Duty to Report

As a community, we are all responsible for keeping children and youth safe.  The Children’s Aid Society of London and Middlesex has the mandate and the responsibility, as defined under the Child, Youth & Family Services Act (2017), to investigate allegations of abuse, neglect and maltreatment of children ages 0-18-years, as well as serious acting out behaviors of children under 12 years. 

If you are a caregiver and need assistance or if you are worried about a child, please call us to talk about it.  We are available 24 hours a day, 7 days a week.

Duty to Report

Everyone, including members of the public and professionals who work closely with children and youth, are required by law to report suspected cases of child abuse or neglect for children age 0-16 years, and may report concerns pertaining to 16 and 17-year-old youth.  If you have reasonable grounds to suspect that a child is, or may be in need of protection, promptly report the information/concerns to the Children’s Aid Society providing as much detail as possible.

If you have made a previous report about a child or youth and have reasonable grounds to suspect that they might be in need of protection again, you must make a further report to the Children’s Aid Society.  A report should be made every time you have a concern, even if you have made reports before about the same child. 

A report must be made directly to the Children’s Aid Society by the person with firsthand knowledge of the concern. They must not rely on anyone else to report on his or her behalf. 

See more information on the Ministry of Child and Youth Services, Duty to Report

Professional Duty to Report

Professionals have the same duty as the public to report to the Children’s Aid Society. The Child, Youth and Family Services Act recognizes that persons working closely with children and youth have a special awareness of the signs of child abuse and neglect, and a particular responsibility to report their suspicions and makes it an offense to fail to report.

Effective January 1, 2018 the Society has expanded jurisdiction to protect youth ages 16 and 17 years-old.  By increasing the age of protection to include all children under the age of 18 years, 16 and 17-year-old youth who are in need of protection will be eligible for the full range of child protection services. 

Any professional or official who fails to report a suspicion that a child is, or might be in need of protection, where the information on which that suspicion is based was obtained in the course of his or her professional or official duties, is liable on conviction to a fine of up to $1,000.

We can speak with your group, organization or school about the work we do in the community as well as Duty to Report. Please email: [email protected] with the subject line "presentation request". 

What Should You Do If A Child Tells You About Abuse?

  • Stay calm, listen and reassure the child
    • Contact CAS as quickly as possible, CAS has an After-Hours child protection worker on call at all times (if our office is closed).This worker can take your information and provide guidance regarding next steps and assessing safety for the child
  • Try not to interview or prompt the child with more questions than required
  • Do not promise to keep it a secret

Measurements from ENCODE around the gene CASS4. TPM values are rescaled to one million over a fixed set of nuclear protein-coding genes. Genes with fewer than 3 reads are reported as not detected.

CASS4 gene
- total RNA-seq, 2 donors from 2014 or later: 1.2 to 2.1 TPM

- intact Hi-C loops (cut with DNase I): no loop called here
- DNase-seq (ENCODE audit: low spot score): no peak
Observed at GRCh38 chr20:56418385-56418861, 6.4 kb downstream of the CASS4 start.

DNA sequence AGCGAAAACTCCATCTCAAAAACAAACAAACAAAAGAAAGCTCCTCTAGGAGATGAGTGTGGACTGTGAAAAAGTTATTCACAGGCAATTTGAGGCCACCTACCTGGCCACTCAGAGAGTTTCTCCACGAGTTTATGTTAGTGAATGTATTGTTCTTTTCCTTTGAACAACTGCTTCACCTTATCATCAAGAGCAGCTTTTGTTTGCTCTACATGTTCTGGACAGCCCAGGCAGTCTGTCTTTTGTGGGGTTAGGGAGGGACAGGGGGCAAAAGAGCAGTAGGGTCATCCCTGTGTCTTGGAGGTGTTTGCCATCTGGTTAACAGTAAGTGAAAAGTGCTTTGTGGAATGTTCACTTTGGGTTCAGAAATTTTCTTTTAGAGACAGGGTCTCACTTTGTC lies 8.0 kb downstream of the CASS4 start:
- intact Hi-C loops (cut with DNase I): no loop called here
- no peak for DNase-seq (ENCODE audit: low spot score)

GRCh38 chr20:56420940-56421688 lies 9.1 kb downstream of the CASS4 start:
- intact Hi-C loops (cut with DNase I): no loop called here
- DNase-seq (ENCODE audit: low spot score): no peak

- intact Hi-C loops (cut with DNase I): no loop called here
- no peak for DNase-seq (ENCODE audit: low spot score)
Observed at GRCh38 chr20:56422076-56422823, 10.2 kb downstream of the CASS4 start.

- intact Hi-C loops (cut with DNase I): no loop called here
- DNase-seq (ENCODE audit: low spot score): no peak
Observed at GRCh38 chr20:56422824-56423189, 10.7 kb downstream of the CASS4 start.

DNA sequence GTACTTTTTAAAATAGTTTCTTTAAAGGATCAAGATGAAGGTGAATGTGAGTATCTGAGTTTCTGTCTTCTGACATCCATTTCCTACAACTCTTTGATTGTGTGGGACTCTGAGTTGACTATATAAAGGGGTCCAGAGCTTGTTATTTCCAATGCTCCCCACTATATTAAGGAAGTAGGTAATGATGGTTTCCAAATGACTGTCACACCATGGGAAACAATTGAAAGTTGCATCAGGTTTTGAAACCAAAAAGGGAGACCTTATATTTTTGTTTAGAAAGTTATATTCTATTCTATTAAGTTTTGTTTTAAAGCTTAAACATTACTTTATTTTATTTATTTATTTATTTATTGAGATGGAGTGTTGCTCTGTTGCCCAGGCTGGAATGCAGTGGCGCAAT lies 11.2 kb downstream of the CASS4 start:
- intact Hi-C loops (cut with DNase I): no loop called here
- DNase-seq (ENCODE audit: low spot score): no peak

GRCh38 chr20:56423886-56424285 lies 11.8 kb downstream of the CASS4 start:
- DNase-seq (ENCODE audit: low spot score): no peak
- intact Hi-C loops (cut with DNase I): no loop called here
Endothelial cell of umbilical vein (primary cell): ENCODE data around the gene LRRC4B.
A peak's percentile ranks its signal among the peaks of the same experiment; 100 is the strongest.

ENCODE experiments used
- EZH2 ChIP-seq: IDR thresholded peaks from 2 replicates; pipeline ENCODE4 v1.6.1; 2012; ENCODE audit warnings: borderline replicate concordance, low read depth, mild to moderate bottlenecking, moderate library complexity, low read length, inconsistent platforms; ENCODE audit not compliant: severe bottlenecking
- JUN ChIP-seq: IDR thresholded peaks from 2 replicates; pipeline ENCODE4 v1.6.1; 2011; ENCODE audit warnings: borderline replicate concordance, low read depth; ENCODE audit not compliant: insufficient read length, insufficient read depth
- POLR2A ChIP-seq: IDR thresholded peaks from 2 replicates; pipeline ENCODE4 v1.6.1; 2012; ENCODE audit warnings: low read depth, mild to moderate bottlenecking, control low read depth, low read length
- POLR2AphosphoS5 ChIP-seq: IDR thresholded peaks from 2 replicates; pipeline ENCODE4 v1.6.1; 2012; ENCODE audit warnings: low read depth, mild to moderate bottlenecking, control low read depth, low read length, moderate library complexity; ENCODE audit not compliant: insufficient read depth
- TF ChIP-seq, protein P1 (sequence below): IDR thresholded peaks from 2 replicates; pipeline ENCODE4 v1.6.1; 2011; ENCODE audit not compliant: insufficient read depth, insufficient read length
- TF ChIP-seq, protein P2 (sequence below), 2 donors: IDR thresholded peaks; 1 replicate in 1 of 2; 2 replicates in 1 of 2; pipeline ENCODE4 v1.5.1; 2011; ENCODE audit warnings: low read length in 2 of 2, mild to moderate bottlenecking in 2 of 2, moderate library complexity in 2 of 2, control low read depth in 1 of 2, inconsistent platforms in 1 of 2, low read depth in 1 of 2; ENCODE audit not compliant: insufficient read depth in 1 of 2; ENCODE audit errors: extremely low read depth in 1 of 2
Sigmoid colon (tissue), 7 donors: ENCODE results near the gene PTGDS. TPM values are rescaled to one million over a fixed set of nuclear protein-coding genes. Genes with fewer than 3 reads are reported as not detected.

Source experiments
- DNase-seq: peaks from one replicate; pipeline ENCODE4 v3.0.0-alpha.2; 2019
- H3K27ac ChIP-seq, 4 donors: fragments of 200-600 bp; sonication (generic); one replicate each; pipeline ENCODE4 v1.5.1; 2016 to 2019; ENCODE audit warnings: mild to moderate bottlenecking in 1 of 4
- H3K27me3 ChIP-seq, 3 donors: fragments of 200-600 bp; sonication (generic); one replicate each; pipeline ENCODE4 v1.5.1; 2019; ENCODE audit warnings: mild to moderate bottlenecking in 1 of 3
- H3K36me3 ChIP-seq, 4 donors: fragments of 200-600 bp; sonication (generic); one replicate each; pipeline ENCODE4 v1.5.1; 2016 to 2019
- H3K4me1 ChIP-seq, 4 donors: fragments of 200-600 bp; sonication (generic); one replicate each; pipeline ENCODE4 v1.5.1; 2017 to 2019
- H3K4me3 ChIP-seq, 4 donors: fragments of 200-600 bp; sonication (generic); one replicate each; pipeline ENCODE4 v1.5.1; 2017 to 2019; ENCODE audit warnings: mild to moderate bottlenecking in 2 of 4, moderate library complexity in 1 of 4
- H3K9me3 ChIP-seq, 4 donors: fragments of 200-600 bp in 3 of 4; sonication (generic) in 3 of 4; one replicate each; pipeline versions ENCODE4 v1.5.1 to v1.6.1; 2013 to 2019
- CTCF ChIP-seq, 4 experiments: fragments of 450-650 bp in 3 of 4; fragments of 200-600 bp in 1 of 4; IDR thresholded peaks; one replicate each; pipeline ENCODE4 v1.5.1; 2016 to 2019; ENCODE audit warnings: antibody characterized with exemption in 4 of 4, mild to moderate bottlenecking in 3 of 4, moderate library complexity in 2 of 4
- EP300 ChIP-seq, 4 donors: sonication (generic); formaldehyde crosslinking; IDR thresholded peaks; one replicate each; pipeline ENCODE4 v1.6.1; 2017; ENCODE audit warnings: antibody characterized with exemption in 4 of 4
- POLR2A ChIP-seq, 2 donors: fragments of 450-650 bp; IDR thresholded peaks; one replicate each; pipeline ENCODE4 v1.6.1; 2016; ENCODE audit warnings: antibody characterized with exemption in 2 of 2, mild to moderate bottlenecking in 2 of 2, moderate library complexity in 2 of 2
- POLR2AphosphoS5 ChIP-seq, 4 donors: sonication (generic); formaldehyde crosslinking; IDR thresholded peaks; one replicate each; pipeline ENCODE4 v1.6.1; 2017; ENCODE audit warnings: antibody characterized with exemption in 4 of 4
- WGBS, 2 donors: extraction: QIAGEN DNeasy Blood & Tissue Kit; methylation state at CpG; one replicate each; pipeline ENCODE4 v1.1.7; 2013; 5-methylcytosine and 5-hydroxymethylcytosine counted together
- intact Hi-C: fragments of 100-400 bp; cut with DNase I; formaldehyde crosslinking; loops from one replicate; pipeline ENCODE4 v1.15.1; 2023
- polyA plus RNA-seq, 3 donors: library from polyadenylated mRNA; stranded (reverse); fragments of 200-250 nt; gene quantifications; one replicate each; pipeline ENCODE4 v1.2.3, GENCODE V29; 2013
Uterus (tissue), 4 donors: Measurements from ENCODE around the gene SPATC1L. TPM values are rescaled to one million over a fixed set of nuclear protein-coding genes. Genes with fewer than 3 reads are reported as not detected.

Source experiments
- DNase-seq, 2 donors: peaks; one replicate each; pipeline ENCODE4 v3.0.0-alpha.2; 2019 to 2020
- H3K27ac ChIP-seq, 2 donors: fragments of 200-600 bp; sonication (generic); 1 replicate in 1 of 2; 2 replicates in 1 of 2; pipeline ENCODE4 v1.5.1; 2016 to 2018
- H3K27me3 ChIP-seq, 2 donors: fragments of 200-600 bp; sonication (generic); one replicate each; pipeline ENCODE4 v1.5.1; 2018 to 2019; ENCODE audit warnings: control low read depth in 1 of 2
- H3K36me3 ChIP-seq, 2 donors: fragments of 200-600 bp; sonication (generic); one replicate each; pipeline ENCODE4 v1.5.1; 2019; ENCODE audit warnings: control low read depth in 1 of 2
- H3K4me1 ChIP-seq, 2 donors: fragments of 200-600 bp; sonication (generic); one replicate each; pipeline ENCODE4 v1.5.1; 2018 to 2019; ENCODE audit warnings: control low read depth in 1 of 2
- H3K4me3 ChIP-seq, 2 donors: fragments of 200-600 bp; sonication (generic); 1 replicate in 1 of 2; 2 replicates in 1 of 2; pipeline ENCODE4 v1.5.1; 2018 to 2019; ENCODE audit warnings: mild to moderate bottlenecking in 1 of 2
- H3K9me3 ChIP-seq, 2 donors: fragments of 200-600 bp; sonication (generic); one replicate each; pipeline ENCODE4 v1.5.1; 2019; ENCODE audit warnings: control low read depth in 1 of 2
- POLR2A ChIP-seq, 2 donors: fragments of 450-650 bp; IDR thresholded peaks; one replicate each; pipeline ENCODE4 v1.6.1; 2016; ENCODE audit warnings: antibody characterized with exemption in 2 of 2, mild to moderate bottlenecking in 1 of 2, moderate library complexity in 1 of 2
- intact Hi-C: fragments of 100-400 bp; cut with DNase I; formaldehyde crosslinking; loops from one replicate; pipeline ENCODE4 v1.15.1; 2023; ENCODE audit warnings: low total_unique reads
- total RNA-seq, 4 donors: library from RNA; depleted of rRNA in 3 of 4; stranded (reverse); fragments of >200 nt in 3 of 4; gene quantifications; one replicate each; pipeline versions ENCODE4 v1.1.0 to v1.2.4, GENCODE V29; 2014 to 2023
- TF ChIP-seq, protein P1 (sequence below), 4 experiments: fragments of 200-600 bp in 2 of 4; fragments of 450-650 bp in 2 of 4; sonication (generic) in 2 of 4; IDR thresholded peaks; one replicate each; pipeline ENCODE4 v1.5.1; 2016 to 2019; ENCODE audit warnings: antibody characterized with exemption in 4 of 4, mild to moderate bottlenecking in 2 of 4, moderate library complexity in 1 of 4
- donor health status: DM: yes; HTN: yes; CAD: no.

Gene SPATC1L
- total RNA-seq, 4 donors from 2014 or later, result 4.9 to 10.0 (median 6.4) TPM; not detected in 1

• Do not say “everything will be fine now”, it may take a long time before it is

See also: Yes You Can:  Dispelling the Myths About Sharing Information with Children's Aid Societies

What Happens When I Call?

Your call will be answered by a child protection worker who will listen carefully and ask questions about what you have seen and heard.  What you say will help the child protection worker assess if there are child protection concerns and, if so, the best way to help and how quickly we should respond.  If new concerns arise since your first call, it is important that you call us again to let us know.

When you call to report a concern, it does not mean that a child or children will be taken away from the family necessarily.  In fact, over 90% of the families we work with require assistance in making changes. In these cases, the child remains at home and in the care of their parents.  We work in a respectful way to provide support and guidance for families so that they can safely care for their children.  We are here to help.

Other Reasons for Investigations

Exposure to Domestic Violence

Exposure to domestic violence is when a child is exposed directly or indirectly to physical, sexual, emotional, or psychological harm between current or former intimate partners or spouses.  Exposure can include seeing and hearing violent acts, seeing related injuries and being told about the violence.


Abandonment/separation occurs when a child has been abandoned, a child's parent has died, or a child's parent is unavailable to exercise his or her custodial rights over a child and has not made adequate provision for a child's care and custody.  It also occurs when a child is in out-of-home placement and the parent refuses or is unable to resume the child's care and custody.

Caregiver Capacity

Caregiver capacity can be questioned when a caregiver demonstrates, or has demonstrated in the past, characteristics that indicate the child would be at risk of harm without intervention.  These characteristics can include a history of abusing/neglecting a child, being unable to protect a child from harm, problems such as drug or alcohol use, mental-health issues, or limited care giving skills.

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